Toddling our way back from Columbus yesterday, Rosemary and I stopped in Zanesville to scout out one of the antique malls there, where they have a lot of nice examples of Ohio pottery: Weller, Roseville, Owens, and even some Rookwood. All priced pretty much beyond what we are ready to pay, however.
My big purchase of the day was, instead, a giant pile of used postal cards, around 150 of them, for a grand total of fifteen dollars, plus tax. They make a small archive, really, centered on one John A Mansfield, an attorney from Steubenville, Ohio, and all dating between about 1879 and 1887. For a brief bio (from Googlebooks) see here. A few are from friends or family members, but the majority relate to cases of various sorts; he apparently worked to collect monies owed on various notes, and a lot of the cards involve that kind of work. One is from the Supreme Court of Ohio, indicating a date assigned for oral arguments in Lindsay v. Ohio, for May 5, 1882.
There's a lot of postal history here, and some of these cards probably have a bit of value as collectibles: six or eight have blue or purple postal cancellations, which command a premium: those are probably worth five or ten bucks each.
But it's the contents that I find most fascinating. Some are hard to categorize: one favorite reads "John A Mansfield. Dear Sir we will be at your house on Wednesday of this week. Govern yourself accordingly. Yours, A N Moore." One wonders just what sort of self-governing is in order when faced with a visit from A N Moore.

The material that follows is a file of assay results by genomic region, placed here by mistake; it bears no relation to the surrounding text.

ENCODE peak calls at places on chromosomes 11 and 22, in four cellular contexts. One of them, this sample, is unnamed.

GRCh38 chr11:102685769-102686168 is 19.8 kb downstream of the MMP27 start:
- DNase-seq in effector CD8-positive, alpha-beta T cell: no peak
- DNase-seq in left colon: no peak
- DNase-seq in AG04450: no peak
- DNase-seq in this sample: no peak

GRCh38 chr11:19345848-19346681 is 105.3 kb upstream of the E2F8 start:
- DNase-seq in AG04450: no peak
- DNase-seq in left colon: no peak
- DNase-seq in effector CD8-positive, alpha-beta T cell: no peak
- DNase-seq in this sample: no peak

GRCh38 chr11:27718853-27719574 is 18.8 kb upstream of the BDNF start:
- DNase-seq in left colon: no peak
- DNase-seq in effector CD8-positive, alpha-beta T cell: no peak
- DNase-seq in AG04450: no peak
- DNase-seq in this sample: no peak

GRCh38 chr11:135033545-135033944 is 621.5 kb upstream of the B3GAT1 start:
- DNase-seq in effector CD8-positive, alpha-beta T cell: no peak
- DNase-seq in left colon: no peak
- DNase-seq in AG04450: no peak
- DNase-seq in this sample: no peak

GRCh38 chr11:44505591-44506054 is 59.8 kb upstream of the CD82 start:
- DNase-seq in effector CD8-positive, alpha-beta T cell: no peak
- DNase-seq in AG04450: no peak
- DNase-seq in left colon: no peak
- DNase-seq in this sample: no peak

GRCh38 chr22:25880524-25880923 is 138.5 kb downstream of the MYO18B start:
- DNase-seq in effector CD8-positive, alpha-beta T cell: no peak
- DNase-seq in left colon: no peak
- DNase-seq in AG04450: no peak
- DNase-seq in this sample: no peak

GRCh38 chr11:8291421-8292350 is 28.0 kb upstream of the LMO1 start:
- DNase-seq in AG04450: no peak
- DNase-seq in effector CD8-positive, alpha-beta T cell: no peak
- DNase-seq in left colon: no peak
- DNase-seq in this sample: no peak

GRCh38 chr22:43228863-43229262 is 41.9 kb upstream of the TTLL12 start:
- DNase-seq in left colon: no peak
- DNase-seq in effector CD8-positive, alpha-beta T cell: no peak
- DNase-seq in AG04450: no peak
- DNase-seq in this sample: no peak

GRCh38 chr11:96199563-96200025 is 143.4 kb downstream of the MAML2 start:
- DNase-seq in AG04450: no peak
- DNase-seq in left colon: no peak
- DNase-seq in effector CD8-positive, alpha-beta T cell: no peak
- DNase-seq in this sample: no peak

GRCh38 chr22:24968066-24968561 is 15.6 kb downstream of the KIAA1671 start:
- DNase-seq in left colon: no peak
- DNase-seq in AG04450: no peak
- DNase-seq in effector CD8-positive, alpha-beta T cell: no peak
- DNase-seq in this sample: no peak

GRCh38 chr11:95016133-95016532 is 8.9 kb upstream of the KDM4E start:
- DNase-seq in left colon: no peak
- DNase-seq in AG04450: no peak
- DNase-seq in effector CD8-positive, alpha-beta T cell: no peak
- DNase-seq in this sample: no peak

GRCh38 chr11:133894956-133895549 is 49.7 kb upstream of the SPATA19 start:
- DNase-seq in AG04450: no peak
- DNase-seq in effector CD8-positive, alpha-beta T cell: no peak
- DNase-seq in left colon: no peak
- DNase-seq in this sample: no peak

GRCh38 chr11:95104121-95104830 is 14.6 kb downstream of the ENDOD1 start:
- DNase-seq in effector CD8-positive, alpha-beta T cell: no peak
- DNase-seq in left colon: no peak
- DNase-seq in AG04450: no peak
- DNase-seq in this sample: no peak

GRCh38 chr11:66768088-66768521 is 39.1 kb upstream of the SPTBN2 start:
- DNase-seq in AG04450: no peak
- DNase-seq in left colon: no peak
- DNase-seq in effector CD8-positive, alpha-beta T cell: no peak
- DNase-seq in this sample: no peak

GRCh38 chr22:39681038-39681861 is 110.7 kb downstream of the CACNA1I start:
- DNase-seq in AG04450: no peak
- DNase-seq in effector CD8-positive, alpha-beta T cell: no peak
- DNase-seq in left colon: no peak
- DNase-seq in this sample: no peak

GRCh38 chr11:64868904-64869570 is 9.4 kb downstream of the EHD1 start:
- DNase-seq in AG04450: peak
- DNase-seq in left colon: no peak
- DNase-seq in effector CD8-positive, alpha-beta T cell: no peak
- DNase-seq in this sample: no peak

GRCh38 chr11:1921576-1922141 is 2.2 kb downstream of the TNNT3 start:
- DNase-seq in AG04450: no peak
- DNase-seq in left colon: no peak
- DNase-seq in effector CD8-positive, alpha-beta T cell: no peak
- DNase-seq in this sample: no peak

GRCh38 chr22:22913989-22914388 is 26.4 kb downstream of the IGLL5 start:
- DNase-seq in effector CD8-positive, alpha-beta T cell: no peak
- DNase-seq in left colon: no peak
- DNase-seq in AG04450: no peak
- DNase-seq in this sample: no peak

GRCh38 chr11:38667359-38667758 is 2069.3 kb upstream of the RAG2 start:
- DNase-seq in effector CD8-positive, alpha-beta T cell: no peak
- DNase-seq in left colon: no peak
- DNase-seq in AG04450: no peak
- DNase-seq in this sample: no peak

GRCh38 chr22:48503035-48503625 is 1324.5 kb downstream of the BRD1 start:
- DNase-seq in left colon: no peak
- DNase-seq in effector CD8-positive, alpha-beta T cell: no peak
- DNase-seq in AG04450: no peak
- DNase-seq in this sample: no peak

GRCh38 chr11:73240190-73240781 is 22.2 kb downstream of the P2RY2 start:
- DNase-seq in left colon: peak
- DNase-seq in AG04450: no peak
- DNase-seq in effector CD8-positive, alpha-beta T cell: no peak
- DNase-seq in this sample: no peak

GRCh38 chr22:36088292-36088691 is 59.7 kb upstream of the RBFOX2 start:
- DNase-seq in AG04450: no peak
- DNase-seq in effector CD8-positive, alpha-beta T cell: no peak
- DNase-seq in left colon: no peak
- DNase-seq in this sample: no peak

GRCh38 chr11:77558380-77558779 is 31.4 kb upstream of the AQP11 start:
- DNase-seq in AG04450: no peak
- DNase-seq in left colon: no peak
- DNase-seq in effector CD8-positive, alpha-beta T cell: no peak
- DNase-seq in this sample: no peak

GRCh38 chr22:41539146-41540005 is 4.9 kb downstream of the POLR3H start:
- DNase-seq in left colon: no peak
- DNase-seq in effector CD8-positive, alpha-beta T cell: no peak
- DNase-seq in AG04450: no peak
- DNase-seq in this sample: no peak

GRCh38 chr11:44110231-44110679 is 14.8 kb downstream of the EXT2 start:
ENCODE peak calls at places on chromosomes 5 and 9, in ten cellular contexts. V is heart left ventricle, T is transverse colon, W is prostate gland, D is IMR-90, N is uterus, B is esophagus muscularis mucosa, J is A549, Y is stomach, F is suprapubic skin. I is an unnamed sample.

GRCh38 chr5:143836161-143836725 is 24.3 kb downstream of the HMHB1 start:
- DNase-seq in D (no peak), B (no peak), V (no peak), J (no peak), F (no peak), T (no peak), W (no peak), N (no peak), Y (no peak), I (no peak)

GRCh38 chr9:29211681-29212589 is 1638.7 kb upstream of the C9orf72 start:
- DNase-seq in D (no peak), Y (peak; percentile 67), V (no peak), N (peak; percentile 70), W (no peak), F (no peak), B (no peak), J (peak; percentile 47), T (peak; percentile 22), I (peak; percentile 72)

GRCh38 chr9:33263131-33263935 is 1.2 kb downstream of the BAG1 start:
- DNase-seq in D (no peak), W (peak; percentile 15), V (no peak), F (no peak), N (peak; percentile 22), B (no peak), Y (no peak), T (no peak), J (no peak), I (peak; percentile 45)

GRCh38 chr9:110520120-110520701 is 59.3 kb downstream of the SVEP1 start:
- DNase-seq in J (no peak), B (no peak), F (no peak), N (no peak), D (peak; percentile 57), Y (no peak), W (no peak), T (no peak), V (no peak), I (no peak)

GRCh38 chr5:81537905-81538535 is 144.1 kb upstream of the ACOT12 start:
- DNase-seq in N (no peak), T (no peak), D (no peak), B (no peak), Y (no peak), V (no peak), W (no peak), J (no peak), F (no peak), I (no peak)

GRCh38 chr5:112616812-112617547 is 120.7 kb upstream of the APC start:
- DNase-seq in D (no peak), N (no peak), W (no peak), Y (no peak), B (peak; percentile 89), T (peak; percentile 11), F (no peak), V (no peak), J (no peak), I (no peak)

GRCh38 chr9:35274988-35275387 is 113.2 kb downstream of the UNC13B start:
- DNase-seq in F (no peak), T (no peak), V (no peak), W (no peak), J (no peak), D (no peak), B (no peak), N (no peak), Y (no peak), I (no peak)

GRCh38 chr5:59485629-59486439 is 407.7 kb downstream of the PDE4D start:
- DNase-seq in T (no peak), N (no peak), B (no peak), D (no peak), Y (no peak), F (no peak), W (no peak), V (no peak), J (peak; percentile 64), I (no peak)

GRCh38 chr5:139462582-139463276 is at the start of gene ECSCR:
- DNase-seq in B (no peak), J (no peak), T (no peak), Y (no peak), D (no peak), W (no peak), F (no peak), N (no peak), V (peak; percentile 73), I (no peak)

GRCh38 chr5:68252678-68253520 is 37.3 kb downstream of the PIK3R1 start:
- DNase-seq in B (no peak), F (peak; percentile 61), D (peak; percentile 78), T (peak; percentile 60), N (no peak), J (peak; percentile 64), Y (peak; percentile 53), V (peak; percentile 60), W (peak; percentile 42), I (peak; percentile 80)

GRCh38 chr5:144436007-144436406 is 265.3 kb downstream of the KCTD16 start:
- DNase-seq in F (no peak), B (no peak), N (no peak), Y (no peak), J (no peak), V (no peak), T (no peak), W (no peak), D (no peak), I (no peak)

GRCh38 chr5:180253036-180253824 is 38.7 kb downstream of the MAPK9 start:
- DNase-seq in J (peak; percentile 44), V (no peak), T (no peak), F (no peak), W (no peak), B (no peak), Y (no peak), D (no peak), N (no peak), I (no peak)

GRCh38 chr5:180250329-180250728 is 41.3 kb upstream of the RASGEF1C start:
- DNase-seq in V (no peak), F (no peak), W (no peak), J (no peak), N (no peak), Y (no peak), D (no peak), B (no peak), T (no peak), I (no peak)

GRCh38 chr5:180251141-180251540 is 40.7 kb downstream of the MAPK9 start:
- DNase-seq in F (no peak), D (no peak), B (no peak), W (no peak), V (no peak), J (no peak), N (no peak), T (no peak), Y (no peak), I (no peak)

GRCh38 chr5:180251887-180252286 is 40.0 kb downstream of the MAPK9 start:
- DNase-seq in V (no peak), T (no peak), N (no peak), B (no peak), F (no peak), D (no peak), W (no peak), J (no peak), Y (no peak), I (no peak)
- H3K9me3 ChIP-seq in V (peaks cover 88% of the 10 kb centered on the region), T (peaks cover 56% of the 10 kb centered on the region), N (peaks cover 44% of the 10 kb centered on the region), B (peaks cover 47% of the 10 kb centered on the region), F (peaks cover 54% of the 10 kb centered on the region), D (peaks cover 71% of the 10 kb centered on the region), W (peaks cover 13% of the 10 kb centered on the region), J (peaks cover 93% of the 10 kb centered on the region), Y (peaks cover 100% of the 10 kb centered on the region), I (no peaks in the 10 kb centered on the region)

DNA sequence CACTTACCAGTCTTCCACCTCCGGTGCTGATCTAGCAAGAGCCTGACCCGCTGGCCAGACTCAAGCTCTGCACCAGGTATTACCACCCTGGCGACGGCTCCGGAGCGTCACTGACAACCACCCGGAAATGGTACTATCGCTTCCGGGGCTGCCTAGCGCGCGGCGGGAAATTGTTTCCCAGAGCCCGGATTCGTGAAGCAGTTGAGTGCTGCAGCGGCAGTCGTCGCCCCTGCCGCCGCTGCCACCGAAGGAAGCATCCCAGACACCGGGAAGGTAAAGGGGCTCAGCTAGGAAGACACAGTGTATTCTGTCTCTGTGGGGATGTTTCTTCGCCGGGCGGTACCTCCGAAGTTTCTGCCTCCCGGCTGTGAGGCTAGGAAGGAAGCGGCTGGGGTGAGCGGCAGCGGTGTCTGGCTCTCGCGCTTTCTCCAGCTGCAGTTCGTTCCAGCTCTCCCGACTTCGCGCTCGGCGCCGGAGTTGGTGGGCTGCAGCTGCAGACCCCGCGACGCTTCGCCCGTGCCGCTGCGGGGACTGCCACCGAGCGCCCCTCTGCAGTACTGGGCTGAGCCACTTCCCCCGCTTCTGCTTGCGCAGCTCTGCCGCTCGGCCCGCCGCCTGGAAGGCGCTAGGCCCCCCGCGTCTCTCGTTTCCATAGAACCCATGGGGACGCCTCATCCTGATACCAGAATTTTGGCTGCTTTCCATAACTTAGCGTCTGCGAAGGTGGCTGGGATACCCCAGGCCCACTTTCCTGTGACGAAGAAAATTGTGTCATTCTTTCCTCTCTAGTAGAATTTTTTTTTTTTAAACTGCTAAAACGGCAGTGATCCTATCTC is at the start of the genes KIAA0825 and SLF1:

I have a long standing interest, of course, in the history of handwriting, and part of the attraction of a batch of cards like this is in the variety of scripts they show. But, given how much time I spend buying (and sometimes selling) books, it was a delight to see that one major strand of the correspondence here involved Mansfield's efforts to build up his own law library, including cards from at least seven different booksellers, from places as far separated as Steubenville, Jersey City, Cleveland, Chicago, Cincinnati, and New York.
He seems to have frequently asked for catalogues, and to have ordered many books. When Ingham, Clarke, and Co. in Cleveland wrote in 1881 that "We have just now a full set" of Ohio and Ohio State Reports, "20 vols in 19, 26 vols (last 6 vols new) [and] 56 vols in 55 in Excellent condition" they must have very much hoped he would pay their 120 dollar asking price.
But the other side of the book trade is all too evident here, too: in 1886, Robert Clarke & Co., in Cincinnati, write to say "Replying to yours of 31 Dec, regret that we cannot use the odd vols Ohio Laws you wish to sell. There is nothing in your list we have not already on hand and as they are very slow selling we do not care to duplicate stock."
Somehow, I don't think these cards will make it into my own stock: they don't take up much space, and and it would be a shame to split them up.